Justice systems struggle with the question: when does life mean life?
The question posed for the Supreme Court in last week's decision in Noel Callan's case was: does a person who was convicted of capital murder and sentenced to death, but whose death sentence was commuted by the President (acting on the advice of the government) to a period of 40 years' penal servitude, have the same entitlement to remission as any other prisoner serving a sentence of definite duration?
In December 1985, Noel Callan was sentenced to death by the Special Criminal Court for the capital murder of Garda Sergeant Patrick Morrissey. He continued to serve his commuted sentence – with "imprisonment" now substituted for penal servitude. It was surely the understanding of one and all at the time of the commutation that he would serve 40 years with no remission. The trouble was that this was not expressed in the advice the government gave the President and, therefore, was not in the instrument the President signed allowing the commutation. So the court held that Callan is entitled to the same remission as other prisoners.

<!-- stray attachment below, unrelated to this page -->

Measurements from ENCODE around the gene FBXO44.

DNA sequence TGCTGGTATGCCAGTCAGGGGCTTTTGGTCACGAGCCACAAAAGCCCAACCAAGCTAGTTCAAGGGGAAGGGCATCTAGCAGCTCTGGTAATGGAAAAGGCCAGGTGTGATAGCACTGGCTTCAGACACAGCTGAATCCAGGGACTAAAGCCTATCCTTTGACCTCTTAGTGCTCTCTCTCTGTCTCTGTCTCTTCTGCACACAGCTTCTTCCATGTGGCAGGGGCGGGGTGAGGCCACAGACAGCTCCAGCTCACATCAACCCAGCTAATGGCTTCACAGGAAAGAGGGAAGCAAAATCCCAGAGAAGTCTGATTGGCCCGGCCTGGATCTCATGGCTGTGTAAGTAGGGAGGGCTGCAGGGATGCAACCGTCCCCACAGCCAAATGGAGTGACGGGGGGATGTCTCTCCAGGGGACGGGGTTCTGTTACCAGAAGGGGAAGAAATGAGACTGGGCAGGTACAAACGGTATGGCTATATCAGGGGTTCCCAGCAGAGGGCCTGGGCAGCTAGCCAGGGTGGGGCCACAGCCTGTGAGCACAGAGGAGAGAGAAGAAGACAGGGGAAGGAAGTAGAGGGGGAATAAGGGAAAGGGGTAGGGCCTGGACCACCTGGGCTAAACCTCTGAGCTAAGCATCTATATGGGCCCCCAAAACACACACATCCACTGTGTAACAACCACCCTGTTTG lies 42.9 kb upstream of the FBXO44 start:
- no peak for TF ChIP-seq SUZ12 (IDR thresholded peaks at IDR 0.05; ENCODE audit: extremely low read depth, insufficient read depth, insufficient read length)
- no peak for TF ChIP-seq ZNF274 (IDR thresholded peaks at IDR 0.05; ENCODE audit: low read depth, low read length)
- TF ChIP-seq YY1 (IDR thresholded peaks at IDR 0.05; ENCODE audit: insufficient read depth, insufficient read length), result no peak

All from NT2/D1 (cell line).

This was the latest in a series of attempts by Callan to have his sentence reviewed. The supreme irony about the case is that, on the facts, it is difficult to see how he should have been convicted of capital murder in the first place. Led by a fellow accused, Michael McHugh, they set out to rob the labour exchange at Ardee. They made their escape on a motorbike, which was then involved in a collision, before the injured Callan made his way to a farmhouse.